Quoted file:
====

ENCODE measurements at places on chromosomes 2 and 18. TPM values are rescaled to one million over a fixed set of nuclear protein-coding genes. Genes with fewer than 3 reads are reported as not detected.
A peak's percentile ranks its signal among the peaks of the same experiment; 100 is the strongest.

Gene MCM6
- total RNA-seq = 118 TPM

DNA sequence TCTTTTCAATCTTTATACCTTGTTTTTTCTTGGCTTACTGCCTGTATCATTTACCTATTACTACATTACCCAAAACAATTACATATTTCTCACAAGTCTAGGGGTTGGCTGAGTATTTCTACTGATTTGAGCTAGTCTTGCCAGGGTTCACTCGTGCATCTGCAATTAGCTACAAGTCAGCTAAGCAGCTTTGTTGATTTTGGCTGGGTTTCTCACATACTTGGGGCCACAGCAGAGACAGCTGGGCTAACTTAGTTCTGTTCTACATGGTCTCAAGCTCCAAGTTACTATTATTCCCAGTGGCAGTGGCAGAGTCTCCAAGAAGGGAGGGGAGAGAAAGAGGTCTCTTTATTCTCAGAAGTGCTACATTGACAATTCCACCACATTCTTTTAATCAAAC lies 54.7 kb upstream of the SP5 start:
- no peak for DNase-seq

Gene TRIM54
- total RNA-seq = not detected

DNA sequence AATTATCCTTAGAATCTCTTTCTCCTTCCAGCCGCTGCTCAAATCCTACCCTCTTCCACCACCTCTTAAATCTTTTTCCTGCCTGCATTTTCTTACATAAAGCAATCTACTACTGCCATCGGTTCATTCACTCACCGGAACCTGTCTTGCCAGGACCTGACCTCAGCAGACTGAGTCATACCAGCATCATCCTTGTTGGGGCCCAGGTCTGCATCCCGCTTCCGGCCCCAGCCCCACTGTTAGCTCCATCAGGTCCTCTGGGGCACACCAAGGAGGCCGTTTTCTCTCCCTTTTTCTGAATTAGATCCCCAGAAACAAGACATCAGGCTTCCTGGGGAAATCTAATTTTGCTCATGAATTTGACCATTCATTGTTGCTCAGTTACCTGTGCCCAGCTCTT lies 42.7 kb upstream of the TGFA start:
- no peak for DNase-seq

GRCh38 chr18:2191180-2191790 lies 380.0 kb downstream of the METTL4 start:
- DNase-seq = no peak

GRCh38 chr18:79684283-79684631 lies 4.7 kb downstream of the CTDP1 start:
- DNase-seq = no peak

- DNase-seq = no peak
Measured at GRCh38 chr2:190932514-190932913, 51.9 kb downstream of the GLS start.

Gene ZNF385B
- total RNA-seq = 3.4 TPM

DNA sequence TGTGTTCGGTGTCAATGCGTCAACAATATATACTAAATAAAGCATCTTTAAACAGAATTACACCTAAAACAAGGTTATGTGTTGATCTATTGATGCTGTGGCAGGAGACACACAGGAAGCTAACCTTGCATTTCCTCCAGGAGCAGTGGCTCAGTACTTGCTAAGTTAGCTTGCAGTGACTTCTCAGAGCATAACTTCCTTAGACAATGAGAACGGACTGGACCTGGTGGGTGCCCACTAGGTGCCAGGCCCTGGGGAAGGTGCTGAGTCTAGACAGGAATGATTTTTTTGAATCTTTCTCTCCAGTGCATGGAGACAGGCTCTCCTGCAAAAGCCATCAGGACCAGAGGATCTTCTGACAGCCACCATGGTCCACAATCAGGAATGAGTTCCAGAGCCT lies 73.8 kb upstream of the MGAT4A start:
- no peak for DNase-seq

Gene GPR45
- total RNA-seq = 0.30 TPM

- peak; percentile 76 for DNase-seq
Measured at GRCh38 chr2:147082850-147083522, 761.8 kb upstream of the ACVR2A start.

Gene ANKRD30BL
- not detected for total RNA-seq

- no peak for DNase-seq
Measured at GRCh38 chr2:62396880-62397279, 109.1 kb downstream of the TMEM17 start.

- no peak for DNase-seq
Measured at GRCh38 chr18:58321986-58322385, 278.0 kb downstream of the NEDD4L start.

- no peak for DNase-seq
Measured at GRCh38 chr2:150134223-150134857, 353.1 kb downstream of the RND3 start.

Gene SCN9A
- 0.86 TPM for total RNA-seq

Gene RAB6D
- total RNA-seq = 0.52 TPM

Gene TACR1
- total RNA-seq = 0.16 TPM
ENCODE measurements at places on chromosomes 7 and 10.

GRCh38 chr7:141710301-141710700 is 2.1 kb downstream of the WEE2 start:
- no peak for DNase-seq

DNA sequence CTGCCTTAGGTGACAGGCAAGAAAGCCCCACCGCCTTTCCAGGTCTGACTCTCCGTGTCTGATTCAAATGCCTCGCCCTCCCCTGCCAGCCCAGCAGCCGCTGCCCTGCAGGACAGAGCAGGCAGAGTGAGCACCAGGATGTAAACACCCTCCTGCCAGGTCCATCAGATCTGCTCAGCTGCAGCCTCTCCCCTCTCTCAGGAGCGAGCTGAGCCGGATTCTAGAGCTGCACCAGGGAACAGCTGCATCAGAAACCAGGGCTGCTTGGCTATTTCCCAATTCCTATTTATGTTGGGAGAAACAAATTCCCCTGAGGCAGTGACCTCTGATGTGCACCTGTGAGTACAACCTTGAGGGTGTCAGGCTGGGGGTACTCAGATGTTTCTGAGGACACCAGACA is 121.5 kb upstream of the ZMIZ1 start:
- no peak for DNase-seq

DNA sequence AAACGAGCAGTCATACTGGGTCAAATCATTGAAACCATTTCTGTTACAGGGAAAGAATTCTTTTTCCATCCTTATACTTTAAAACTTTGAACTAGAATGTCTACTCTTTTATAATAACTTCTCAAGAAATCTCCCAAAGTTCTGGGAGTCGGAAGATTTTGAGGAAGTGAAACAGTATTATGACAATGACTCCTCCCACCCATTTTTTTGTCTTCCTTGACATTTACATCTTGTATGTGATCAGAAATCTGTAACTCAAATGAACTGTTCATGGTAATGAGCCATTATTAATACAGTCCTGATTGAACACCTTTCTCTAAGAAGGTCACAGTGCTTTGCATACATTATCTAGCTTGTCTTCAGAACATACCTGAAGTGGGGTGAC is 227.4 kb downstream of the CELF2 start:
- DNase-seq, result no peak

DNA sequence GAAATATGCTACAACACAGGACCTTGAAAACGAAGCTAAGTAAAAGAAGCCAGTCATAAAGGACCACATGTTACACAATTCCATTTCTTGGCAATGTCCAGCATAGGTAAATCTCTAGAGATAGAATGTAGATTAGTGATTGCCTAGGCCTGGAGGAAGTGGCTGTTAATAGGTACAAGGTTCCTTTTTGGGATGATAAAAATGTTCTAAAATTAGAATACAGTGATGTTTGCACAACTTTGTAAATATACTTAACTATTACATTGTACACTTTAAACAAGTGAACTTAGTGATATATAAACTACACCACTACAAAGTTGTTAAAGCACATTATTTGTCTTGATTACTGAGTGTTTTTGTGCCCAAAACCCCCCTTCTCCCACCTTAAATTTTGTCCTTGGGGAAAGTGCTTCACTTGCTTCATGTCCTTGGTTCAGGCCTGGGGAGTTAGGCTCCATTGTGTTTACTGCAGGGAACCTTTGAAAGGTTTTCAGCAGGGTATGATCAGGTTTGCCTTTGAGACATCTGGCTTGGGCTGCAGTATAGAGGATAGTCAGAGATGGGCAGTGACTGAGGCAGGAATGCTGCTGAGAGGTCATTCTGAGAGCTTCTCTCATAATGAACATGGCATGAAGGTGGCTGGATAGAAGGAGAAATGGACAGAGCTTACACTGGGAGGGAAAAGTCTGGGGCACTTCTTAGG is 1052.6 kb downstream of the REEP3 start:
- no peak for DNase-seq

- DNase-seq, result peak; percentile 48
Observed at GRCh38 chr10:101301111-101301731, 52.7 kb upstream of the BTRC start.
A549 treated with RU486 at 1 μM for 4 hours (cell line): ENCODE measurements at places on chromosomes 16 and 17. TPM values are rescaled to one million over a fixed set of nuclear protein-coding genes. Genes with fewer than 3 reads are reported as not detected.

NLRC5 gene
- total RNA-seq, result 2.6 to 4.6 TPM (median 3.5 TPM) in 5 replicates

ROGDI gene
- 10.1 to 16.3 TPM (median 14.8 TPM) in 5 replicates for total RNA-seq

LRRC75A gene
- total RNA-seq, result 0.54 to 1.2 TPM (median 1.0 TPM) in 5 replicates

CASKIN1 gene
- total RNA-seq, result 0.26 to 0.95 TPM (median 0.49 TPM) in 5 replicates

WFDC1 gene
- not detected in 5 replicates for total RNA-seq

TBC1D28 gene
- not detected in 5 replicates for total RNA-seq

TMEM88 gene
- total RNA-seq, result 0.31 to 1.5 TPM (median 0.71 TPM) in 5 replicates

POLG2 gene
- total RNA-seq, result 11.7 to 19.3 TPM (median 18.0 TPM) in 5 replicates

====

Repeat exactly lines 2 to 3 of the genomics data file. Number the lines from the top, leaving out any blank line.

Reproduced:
A peak's percentile ranks its signal among the peaks of the same experiment; 100 is the strongest.

Gene MCM6